There is no knowledge that is not power

(or) Learning and the Quest for Wisdom as Pagan Values

If the Abrahamic Faiths are the Religions of the Book,

then the Pagan Faiths must be Religions of the Library…

~An old, old joke about Paganism

It is not just that in order to become a Pagan many of us have had to amass, and/or read, a library of books or sites in addition to what other forms of learning we have had the privilege of having on our life journeys.  It is also the fact that in all of the Pagan cultures out of history we can see knowledge and wisdom and learning were much valued.

Of course, I am a bit biased on the matter of the value of learning.  I grew up in a house that, while not Pagan, was similarly devoted to learning.

“Ignorance means there are things you haven’t learned yet,

Stupidity means you aren’t able to learn.”

I grew up in a house whose walls were almost literally lined with words.  The house I grew up in was a split-level Ranch style house with the lower level being a sort of daylight-basement where it was half-underground so at about chest level to your average adult there was a shelf along several of the walls.  Above that shelf on many of the walls that would support them, were book shelves.  Books of all sorts, reference works and classics and various treasured novels both intellectual and popular in hardcover and paperback.

I grew up with a mother who had originally planned on being a school teacher and who had double-majored and double-minored in College… only to marry at a time when most respectable married women did not work outside the home.   I could ask that classic child’s question “Why….” all the live long day and my mom would either answer,  or if she wasn’t sure aim me at a dictionary or encyclopedia… often both because of course a child’s stock of “Why…”‘s is often much larger than even 5 average adults schedules can allow…

Once the Internet started getting navigable and usefully informative (to those of us in the general populace) sometime in the 90’s it was a boon to me… especially as informational and educational sites blossomed at the turn of the 21st Century.  While I am aware of its limitations, I consider the Wikipedia project to be one of the noblest endeavors of the 21st Century. I find it invigorating and exciting to live in a time where society is changing because of a new information technology… a time of change and transformation as big as Writing, or The Printing Press, or Radio.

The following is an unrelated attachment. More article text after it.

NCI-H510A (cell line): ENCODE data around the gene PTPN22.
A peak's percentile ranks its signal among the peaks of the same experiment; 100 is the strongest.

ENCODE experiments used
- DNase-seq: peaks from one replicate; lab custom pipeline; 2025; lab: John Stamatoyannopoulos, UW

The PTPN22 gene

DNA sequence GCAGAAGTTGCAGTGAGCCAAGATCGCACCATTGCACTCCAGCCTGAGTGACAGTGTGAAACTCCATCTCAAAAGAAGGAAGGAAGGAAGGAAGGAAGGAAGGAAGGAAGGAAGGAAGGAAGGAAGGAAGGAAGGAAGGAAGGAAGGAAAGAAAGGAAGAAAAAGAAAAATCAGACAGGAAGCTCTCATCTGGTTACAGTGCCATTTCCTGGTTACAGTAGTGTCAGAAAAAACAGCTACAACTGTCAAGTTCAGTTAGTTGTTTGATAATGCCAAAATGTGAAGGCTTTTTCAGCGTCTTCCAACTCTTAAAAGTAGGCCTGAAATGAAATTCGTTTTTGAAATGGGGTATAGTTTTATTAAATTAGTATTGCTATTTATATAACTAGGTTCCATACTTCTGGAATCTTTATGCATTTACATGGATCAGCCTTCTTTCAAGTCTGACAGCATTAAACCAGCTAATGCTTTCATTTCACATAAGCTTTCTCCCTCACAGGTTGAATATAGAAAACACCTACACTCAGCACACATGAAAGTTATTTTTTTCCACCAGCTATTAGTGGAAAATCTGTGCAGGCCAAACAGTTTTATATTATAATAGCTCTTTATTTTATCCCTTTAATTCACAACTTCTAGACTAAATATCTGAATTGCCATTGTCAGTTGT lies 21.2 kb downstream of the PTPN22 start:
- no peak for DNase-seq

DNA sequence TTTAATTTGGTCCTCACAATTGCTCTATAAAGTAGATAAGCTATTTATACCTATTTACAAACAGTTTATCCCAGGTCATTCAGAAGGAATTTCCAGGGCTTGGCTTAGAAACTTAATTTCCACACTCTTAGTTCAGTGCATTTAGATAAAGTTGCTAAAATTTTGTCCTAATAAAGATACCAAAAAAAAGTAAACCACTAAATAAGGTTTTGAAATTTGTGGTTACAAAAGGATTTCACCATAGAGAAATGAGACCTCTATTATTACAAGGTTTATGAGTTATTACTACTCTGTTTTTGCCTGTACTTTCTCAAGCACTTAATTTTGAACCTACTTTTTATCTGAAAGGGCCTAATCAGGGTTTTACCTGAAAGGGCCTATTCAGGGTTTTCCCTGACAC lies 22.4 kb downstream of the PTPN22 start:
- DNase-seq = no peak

I am sometimes surprised when, at local Pagan events or in online chats, I will bring up ideas from Psychology or (my own admittedly limited understanding of) Physics, or History, or any of a number of other subjects where my interests and reading and willingness to look stuff up have cross-polinated…. and then finding myself having to explain ideas like Entrainment, or Venn Diagrams, or Transference and Counter-Transferance, or the blossoming of the Spiritualist movement in the late 19th Century and the 20th Century Occult revival starting in the 1960’s as a continuation of The Great Awakening, or… well stuff that I am surprised not everybody knows about.

“Well, maybe my frame of reference is a little obscure…”

~Pax

The ancient societies featured Bards, and Skalds, and Law-speakers, and Philosopher’s and traveling Poets; all of whom had to memorize hundreds of books worth of material.  Our Pagan ancestors created great Temples and Store-Houses of Learning in the Philosophical Schools and the Mouseaum/Mousaion (a Temple to the Muses/University of which the Library of Alexandria was but one part) was a wonder of the Ancient World that has continued to inspire humanity down through to the present day.  Never mind the surprising technical sophistication of even the near Stone Age monuments, much less Greece and Roman technology.  Pagan Culture’s have always valued learning and wisdom, and I feel our Contemporary Paganism’s are striving in our own ways to do the same, this is why you see a LOT of Pagan content online and why we seem to be early and eager adapter’s of technology.

Unfortunately, Pagans have not always had a firm line between the categories of History and Folklore…  and between honoring and being inspired by our ancestral cultures and slavishly trying to recreate a world-view that is better adapted to the world of the 9th Century BCE than for the 21st CE…. and of mediating between our metaphysical beliefs and our understandings of the Hard and Soft Sciences.   We live in a world where it is becoming more and more common to be isolated from ideas and information that challenges our world-view as we ‘like’ and select certain articles and sites which results in your various media sites aiming only certain types of information in your direction; we also live in a world where discussion and cooperation and compromise are being replaced by screaming and rhetoric and ideology.  What can we do to balance these issues?

Listen.  Learn.  Read.  Be open to conversation and knowledge and ideas.

When I was thinking about writing a piece for Pagan Values Month, I was originally thinking of either Hospitality or Community as my topic and I was reminded of the folk-tales of Gods or Culture Heroes who go abroad in the world disguised as mortals/regular folk, how they go amongst the humans and reward or punish their hosts depending upon their treatment.   The Gods (Divine, or The Good) are, or can be, present in any person … or book, or idea, that we encounter so why not be open to them.

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